Thursday, April 24, 2003
What future for the Common Foreign and Security Policy? - 24th April 2003, 22.45

Dr Simon Duke of the European Institute of Public Administration has written a paper on the shortcomings of the common foreign and security policy (CFSP) over Iraq, in a pained style that laments the waywardness of individual countries acting on their perceived national interests and undermines the value of solidarity in the European Union. An example:

France and the United Kingdom vigorously defended their positions but both appeared to have forgotten their treaty-based obligation to defend 'the positions and interests of the Union' in the UN Security Council as permanent members.

Duke argues that the CFSP should be strengthened through proposals to the European Convention and using the Iraqi crisis as a spur to reform. This would include a strategic overview of the European Union and the following is noted as a positive outcome (since no other strategic alternative is discussed:

This has led some to conclude that the EU will not be taken seriously by the U.S. until it is a complete actor in its own right. This implies that the EU Member States must be able to combine diplomatic leverage, with economic persuasion (through aid and assistance or sanctions) and, critically, the credible threat of military force and the will to use it where circumstances demand.

Although the CFSP may fail as individual members act on their national interests without reference to the European Union, Duke argues that this is a clear failure of the CFSP.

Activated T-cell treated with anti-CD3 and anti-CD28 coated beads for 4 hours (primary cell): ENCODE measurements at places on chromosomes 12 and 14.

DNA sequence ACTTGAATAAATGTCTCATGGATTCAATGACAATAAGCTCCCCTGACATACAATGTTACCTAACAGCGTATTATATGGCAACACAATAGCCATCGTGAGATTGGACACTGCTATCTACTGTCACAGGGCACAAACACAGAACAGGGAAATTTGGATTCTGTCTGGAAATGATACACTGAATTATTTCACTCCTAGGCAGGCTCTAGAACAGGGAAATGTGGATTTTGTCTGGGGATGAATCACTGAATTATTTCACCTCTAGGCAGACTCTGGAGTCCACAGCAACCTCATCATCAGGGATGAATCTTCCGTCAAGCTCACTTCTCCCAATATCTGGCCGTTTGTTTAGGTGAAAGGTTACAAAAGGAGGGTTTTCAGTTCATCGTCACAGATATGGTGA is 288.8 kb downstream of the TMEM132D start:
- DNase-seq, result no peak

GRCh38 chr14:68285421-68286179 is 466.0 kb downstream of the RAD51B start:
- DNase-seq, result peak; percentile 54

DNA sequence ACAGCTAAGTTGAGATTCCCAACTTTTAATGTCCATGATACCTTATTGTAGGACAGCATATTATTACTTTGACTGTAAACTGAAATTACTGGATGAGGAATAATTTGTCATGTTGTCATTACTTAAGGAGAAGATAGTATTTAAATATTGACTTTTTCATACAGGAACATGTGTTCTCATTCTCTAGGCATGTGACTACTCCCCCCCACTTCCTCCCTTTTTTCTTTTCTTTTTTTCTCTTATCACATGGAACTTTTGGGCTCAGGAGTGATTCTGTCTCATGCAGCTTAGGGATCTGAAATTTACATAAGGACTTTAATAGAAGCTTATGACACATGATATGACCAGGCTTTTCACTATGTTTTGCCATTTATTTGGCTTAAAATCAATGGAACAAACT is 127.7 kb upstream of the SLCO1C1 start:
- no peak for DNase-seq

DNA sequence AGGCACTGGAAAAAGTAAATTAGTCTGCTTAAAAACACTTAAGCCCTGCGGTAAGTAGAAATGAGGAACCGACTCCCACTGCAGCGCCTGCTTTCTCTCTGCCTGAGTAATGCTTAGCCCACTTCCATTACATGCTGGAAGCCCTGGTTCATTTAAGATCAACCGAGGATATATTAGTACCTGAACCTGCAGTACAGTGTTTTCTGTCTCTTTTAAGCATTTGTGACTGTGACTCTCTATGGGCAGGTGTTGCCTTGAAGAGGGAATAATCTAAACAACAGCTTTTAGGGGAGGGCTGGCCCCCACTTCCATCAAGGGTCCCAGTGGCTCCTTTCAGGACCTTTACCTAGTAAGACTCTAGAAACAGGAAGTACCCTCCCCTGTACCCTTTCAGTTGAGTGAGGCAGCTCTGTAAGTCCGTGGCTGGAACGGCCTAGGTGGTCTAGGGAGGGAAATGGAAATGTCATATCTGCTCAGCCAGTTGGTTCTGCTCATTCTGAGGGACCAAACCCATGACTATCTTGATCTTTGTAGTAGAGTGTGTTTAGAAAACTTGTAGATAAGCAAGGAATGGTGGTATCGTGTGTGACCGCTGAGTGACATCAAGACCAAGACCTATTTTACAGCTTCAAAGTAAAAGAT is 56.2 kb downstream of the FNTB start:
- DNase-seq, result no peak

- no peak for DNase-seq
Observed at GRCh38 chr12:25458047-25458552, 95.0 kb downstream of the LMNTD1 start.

Finally, the question of whether CFSP has any relevance at all, having been side-stepped in such a blatant way in the Iraq crisis, is one that the Member States must answer. In the absence of the political will on the part of the Member States to act in a spirit of loyalty and mutual solidarity, no amount of institutional tinkering will revive CFSP. The choice is relatively simple. The EU Member States will either have to respond to the fundamental challenges outlined above together, or they will have to shape their destinies individually - or uncommonly. The gap between rhetoric and action has simply become too blatant to paper over cracks, it is time for some fundamental decisions. In this sense the Iraq crisis may prove positive for CFSP.

Papers like this are very important as examples of the concepts underlying the European ideology, embracing an ideal and demanding that all countries follow the values laid down as appropriate in ordering and confining their actions. It is an updated Continental system, antithetical to free trade and liberty.


Post a Comment

Blog Archive